---
title: "Simulating Mixed Effects Stub File"
author: "Lisa DeBruine"
---
Generate data for a Stroop task where people (`subjects`) say the colour of colour words (`stimuli`) shown in each of two versions (`congruent` and `incongruent`). Subjects are in one of two conditions (`hard` and `easy`). The dependent variable (`DV`) is reaction time.
We expect people to have faster reaction times for congruent stimuli than incongruent stimuli (main effect of version) and to be faster in the easy condition than the hard condition (main effect of condition). We'll look at some different interaction patterns below.
## Setup
```{r setup, message=FALSE}
library(tidyverse) # for data wrangling, pipes, and good dataviz
library(lmerTest) # for mixed effect models
library(GGally) # makes it easy to plot relationships between variables
# devtools::install_github("debruine/faux")
library(faux) # for simulating correlated variables
options("scipen"=10, "digits"=4) # control scientific notation
set.seed(8675309) # Jenny, I've got your number
```
## Random intercepts
### Subjects
First, we need to generate a sample of subjects. Each subject will have slightly faster or slower reaction times on average; this is their random intercept (`sub_i`). We'll model it from a normal distribution with a mean of 0 and SD of 100ms.
We also add between-subject variables here. Each subject is in only one condition, so assign half `easy` and half `hard`. Set the number of subjects as `sub_n` at the beginning so you can change this in the future with only one edit.
```{r sim-subject}
sub_n <- NULL # number of subjects in this simulation
sub_sd <- NULL # SD for the subjects' random intercept
sub <- NULL
```
I like to check my simulations at every step with a graph. We expect subjects in `hard` and `easy` conditions to have approximately equal intercepts.
```{r plot-subject, fig.cap="Double-check subject intercepts"}
ggplot()
```
### Stimuli
Now, we generate a sample of stimuli. Each stimulus will have slightly faster or slower reaction times on average; this is their random intercept (`stim_i`). We'll model it from a normal distribution with a mean of 0 and SD of 50ms (it seems reasonable to expect less variability between words than people for this task). Stimulus version (`congruent` vs `incongruent`) is a within-stimulus variable, so we don't need to add it here.
```{r rint-sim-stimuli}
stim_n <- NULL # number of stimuli in this simulation
stim_sd <- NULL # SD for the stimuli's random intercept
stim <- NULL
```
Plot the random intercepts to double-check they look like you expect.
```{r plot-stimuli, fig.cap="Double-check stimulus intercepts"}
ggplot()
```
### Trials
Now we put the subjects and stimuli together. In this study, all subjects respond to all stimuli in both upright and inverted versions, but subjects are in only one condition. The function `crossing` gives you a data frame with all possible combinations of the arguments. Add the data specific to each subject and stimulus by left joining the `sub` and `stim` data frames.
```{r crossing}
trials <- NULL
```
## Calculate DV
Now we can calculate the DV by adding together an overall intercept (mean RT for all trials), the subject-specific intercept, the stimulus-specific intercept, the effect of subject condition, the interaction between condition and version (set to 0 for this first example), the effect of stimulus version, and an error term.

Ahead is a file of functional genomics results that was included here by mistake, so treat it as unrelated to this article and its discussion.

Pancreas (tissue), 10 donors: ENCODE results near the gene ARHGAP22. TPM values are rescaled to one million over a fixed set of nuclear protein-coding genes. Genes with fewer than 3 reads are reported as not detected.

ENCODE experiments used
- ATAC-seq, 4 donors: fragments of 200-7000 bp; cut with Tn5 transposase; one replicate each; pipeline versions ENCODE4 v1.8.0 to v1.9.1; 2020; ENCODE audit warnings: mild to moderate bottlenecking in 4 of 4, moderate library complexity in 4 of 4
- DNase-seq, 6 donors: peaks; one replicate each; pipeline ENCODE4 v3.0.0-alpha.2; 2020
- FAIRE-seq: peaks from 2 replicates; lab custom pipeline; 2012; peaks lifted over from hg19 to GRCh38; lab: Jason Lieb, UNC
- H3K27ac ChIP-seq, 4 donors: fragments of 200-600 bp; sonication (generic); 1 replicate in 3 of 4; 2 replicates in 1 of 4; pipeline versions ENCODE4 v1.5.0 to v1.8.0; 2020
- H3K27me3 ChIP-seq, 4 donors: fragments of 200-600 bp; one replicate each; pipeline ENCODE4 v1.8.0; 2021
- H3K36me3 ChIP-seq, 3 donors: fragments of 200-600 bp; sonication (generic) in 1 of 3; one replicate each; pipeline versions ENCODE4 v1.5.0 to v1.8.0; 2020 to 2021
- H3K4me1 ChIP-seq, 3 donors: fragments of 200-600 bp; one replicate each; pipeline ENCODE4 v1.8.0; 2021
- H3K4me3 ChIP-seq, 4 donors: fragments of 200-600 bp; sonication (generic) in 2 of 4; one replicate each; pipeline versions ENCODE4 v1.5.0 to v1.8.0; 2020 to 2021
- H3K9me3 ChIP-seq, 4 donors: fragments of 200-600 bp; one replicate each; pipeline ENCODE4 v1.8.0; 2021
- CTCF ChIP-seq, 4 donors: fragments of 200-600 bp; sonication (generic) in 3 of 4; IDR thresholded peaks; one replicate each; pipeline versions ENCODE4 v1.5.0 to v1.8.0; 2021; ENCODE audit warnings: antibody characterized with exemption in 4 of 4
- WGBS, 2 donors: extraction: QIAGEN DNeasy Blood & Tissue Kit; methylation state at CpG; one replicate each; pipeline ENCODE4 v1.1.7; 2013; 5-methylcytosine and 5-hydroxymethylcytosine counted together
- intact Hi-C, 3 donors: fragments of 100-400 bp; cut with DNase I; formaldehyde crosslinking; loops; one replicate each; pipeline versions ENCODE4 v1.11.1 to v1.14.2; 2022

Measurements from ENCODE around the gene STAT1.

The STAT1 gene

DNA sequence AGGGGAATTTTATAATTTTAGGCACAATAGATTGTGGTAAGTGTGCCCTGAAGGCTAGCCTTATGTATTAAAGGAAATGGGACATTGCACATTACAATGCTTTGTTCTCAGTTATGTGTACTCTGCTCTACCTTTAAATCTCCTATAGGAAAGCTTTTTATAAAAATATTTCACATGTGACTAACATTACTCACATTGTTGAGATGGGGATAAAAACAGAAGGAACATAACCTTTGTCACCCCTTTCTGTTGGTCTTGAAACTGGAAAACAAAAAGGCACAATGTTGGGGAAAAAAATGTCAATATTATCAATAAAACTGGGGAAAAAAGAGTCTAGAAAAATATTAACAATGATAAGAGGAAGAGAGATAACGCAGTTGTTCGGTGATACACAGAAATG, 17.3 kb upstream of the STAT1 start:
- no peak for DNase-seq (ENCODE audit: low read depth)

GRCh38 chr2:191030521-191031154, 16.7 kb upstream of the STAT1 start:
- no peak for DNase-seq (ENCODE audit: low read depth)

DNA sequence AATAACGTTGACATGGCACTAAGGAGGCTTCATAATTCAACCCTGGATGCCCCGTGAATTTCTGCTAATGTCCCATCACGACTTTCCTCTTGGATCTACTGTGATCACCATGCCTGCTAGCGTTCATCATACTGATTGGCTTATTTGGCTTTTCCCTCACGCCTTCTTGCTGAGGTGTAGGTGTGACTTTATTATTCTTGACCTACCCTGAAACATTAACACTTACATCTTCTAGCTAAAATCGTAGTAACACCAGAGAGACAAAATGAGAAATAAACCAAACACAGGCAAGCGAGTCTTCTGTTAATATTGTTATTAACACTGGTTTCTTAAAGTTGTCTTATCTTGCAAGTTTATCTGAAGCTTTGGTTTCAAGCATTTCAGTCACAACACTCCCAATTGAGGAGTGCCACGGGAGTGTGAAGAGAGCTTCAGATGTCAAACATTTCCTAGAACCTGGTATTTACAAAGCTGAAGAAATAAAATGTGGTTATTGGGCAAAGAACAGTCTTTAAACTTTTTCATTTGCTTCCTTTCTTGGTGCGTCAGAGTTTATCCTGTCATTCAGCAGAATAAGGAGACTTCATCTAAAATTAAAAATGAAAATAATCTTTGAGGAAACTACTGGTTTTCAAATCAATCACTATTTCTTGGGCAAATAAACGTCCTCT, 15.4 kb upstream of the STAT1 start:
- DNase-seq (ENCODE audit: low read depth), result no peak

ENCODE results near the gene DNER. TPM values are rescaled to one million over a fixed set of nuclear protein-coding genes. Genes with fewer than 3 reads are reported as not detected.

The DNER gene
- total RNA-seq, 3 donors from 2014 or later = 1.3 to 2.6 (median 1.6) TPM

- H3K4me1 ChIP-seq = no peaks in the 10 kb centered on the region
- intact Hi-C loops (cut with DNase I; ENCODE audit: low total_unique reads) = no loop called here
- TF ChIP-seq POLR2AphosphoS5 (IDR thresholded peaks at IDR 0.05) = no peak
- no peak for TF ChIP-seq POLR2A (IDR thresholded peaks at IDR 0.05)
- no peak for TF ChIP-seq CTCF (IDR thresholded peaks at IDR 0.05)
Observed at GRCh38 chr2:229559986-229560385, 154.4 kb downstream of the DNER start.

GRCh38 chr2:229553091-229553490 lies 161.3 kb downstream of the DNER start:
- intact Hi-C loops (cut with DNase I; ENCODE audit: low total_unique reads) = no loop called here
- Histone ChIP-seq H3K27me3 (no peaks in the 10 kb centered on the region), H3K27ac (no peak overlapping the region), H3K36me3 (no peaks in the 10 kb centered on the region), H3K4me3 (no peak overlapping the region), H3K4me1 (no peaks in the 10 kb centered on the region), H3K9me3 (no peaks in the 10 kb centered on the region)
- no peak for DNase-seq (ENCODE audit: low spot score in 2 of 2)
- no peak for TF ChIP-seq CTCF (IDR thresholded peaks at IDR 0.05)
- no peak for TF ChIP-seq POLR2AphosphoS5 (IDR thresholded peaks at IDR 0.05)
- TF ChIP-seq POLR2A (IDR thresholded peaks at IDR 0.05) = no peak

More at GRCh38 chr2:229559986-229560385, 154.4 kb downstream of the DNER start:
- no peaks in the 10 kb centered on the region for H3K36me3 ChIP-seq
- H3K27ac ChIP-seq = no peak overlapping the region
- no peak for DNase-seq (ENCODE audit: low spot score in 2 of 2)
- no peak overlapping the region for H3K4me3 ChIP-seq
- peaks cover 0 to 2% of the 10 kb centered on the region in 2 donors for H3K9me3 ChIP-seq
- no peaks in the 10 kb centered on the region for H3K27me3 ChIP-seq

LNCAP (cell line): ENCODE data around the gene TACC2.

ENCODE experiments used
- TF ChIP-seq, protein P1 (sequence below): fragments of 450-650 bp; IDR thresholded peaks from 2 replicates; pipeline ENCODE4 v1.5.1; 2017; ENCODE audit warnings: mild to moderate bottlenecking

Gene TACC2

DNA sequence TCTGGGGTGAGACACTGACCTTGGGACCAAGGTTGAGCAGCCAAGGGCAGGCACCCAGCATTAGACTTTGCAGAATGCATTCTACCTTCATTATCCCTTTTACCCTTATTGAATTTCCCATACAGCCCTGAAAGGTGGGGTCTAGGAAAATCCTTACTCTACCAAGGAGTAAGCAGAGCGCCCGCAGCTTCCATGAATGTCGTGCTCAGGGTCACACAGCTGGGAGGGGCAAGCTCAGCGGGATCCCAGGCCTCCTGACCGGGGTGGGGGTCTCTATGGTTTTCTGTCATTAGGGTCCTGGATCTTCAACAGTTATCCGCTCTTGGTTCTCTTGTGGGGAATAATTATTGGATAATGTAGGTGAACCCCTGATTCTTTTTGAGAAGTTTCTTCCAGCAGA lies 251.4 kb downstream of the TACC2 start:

### Fixed effects
We set these effects in raw units (ms) and effect-code the subject condition and stimulus version. It's usually easiest to interpret if you recode the level that you predict will be larger as +0.5 and the level you predict will be smaller as -0.5. So when we set the effect of subject condition (`sub_cond_eff`) to 50, that means the average difference between the easy and hard condition is 50ms. `Easy` is effect-coded as -0.5 and `hard` is effect-coded as +0.5, which means that trials in the easy condition have -0.5 \* 50ms (i.e., -25ms) added to their reaction time, while trials in the hard condition have +0.5 \* 50ms (i.e., +25ms) added to their reaction time.
```{r sim-dv-vars}
# set variables to use in calculations below
grand_i <- NULL # overall mean DV
sub_cond_eff <- NULL # mean difference between conditions: hard - easy
stim_version_eff <- NULL # mean difference between versions: incongruent - congruent
cond_version_ixn <- NULL # interaction between version and condition
error_sd <- NULL # residual (error) SD
```
The code chunk below effect-codes the condition and version factors (important for the analysis below), generates an error term for each trial, and generates the DV.
```{r sim-dv}
dat <- NULL
```
As always, graph to make sure you've simulated the general pattern you expected.
```{r plot-dv, fig.cap="Double-check the simulated pattern"}
ggplot()
```
### Interactions
If you want to simulate an interaction, it can be tricky to figure out what to set the main effects and interaction effect to. It can be easier to think about the simple main effects for each cell. Create four new variables and set them to the deviations from the overall mean you'd expect for each condition (so they should add up to 0). Here, we're simulating a small effect of version in the hard condition (50ms difference) and double that effect of version in the easy condition (100ms difference).